Reading some github copilot discourse and trying to decide if the thoughts & feelings I have about it are Upton-Sinclair-flavored based on my salary. Also shiny toy. Also I think it is the thin edge of the wedge of future ML trends and not a flash-in-pan like "web3"

I would feel a lot less conflicted about these ML tools if they were way more legible. Like, give me a sidepane annotating the sources from which a suggestion was derived.

Then, I could make a better decision about context. Like, when I google for an algorithm, I can see in the surrounding page whether this is a pretty common construct or whether I'm about to copy/paste from significantly complex code tainted by Oracle.

@lmorchard this is an interesting perspective, thanks for sharing it.

I would imagine the attribution would be a mess. I'm not sure it's possible to draw a line from a particular input to a particular output when using machine learning. Even if you could it might be something like 1/10,000 from source A, 7/100,000 from source B, on and on for thousands of inputs.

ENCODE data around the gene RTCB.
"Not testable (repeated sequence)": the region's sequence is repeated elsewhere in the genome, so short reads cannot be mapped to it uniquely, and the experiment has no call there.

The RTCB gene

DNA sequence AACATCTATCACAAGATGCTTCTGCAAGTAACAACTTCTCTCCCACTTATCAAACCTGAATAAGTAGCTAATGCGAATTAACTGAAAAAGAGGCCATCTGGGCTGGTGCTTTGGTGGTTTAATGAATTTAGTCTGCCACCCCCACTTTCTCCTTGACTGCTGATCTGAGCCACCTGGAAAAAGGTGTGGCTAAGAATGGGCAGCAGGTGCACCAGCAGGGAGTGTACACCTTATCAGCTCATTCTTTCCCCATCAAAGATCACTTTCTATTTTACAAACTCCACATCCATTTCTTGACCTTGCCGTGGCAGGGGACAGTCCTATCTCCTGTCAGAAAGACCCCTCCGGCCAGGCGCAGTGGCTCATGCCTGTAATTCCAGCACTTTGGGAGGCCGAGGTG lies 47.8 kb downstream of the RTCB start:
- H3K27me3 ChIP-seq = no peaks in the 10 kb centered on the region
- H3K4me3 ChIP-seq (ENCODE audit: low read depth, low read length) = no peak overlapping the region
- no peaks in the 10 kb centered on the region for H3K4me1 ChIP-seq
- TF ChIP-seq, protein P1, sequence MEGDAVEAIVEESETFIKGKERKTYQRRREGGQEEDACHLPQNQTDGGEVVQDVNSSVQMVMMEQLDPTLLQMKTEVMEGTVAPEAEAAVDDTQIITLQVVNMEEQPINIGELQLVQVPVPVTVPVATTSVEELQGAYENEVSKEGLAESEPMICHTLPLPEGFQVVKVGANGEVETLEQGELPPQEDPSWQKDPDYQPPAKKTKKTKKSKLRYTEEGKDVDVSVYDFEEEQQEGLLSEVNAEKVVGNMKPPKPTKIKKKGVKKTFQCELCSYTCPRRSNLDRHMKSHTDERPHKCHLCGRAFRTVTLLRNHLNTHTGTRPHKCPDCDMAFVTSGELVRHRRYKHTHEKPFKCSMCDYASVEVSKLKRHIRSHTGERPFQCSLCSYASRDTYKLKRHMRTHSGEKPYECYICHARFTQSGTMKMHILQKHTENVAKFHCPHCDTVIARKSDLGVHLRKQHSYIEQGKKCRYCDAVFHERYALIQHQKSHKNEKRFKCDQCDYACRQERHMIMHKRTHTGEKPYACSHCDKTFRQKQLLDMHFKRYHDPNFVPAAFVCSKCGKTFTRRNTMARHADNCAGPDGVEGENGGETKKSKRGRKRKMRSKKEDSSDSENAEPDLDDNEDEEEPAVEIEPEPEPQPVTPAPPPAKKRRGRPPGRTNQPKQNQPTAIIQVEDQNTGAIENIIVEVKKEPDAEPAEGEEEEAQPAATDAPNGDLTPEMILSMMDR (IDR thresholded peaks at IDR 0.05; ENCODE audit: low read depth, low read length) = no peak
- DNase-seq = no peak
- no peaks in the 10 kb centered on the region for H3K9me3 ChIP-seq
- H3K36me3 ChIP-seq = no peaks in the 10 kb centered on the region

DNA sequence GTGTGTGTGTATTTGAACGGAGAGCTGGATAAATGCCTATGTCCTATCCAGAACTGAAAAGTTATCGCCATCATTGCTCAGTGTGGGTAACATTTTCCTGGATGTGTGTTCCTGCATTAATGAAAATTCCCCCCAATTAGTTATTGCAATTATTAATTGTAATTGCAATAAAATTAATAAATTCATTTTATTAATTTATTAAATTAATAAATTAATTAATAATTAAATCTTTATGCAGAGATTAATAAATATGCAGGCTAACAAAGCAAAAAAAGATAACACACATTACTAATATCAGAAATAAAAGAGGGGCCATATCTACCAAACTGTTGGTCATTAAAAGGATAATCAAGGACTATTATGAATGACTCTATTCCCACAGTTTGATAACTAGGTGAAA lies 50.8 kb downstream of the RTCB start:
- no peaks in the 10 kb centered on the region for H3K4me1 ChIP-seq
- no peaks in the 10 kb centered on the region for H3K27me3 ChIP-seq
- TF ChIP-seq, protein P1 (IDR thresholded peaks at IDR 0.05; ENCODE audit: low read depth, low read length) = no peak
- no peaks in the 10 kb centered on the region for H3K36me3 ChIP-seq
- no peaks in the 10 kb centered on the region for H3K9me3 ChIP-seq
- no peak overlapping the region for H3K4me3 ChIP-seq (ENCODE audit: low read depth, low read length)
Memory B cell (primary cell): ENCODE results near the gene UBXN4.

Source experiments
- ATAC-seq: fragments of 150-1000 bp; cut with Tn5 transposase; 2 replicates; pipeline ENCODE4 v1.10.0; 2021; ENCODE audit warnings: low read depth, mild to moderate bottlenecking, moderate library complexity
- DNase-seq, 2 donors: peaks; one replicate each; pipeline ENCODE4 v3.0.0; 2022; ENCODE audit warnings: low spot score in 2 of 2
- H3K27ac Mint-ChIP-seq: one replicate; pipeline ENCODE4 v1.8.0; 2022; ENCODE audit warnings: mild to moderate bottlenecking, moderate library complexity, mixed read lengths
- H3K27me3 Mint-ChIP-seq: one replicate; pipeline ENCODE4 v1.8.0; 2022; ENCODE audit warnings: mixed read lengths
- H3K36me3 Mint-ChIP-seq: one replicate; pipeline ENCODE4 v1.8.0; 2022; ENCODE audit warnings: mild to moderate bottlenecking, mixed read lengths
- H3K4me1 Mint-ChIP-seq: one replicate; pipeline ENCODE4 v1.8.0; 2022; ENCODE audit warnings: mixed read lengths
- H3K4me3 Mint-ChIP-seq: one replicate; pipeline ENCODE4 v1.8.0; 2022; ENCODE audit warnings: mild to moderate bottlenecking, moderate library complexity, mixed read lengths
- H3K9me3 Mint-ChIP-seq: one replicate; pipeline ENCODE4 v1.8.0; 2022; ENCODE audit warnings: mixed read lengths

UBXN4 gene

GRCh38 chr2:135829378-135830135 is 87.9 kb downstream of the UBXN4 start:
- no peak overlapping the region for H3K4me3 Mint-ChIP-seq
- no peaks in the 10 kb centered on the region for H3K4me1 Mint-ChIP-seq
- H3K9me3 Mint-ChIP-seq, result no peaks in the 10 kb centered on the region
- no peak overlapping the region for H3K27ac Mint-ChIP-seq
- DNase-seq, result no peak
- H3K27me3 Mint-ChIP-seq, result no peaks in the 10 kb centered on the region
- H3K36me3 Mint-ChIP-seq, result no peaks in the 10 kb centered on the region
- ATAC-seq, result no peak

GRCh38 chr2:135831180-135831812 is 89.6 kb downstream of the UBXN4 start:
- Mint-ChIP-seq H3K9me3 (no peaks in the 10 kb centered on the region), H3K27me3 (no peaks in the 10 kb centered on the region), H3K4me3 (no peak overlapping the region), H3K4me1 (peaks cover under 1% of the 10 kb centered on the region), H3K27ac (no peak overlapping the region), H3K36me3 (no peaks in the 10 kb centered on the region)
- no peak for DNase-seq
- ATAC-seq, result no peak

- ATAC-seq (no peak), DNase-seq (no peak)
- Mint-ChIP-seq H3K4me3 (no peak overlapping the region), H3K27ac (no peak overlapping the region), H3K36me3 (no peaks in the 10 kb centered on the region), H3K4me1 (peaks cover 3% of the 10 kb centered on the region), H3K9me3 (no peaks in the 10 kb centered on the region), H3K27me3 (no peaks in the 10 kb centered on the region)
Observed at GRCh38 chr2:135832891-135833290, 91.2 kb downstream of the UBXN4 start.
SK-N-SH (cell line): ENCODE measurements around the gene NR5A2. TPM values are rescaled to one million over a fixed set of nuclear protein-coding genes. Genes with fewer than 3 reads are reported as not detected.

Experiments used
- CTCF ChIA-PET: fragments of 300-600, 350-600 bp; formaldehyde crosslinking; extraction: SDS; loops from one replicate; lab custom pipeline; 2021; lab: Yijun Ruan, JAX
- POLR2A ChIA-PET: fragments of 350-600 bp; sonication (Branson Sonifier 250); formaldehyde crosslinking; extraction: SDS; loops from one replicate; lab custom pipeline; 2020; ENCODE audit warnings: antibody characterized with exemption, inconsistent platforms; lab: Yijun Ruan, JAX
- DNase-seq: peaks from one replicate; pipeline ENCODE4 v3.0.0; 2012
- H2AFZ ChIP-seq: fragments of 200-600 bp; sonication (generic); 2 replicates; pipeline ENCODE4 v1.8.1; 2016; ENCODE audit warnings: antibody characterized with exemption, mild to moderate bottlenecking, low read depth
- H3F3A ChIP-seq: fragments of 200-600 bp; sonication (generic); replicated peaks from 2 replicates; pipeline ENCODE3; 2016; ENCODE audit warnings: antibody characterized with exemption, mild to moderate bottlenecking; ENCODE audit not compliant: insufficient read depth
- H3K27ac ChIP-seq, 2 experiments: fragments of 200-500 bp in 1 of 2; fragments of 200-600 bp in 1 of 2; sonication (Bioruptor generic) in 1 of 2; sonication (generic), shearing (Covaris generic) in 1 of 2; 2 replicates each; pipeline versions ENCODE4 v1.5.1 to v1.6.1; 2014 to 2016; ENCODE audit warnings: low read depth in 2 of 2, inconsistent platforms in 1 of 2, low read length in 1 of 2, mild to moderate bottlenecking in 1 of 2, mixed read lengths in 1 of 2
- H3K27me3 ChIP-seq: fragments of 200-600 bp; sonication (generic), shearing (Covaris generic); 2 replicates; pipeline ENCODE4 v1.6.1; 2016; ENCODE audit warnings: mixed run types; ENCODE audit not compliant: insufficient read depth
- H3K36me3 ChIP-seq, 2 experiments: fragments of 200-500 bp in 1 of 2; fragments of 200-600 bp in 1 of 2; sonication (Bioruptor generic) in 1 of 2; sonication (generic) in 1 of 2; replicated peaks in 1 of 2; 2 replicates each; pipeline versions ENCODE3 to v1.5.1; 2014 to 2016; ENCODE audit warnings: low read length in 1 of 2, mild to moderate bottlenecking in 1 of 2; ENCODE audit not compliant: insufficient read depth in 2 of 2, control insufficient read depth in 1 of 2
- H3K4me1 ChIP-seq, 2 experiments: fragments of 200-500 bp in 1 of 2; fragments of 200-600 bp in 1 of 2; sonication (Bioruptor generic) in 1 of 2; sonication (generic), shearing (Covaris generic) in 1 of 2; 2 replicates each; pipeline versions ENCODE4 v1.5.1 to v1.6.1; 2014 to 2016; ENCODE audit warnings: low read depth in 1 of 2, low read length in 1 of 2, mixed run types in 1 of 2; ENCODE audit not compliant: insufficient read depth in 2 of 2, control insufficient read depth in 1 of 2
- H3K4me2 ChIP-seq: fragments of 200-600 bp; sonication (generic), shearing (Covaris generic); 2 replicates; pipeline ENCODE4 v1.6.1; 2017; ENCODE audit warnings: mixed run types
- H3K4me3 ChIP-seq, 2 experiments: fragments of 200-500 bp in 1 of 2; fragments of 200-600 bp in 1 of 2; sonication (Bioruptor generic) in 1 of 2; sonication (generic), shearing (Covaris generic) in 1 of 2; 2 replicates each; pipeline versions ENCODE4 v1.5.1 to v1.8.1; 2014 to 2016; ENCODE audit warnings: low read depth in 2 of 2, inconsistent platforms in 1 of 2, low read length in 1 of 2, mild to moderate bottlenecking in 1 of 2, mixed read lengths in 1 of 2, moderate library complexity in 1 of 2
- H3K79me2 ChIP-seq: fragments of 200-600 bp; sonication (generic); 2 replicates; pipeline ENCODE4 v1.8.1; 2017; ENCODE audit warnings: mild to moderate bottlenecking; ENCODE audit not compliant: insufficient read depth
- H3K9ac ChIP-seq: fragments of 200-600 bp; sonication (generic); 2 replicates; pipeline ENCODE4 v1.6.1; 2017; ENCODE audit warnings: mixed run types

@bcgoss I'm less versed in the ML algorithms than I'd like, but I'd like to imagine legible attribution might get easier the more specific the code suggestion gets.

Which could also be a warning sign that it's "filing the serial numbers off" something specific and to decide not to accept the suggestion.

That said, a legible process seems like a non-trivial change from the ground up


@lmorchard I've made neural nets as a hobbyist, and one attempt at a k-nearest neighbor classifier for work. In both, the algo has a complex set of weighted equations. The weights are tuned to the "right" value using "reinforcement". Given an input and an expected output, weights are changed one direction if the actual output matches the expected output, another direction if it's different.

In the end all you have are the weights and the algorithm, no real connection to the inputs.

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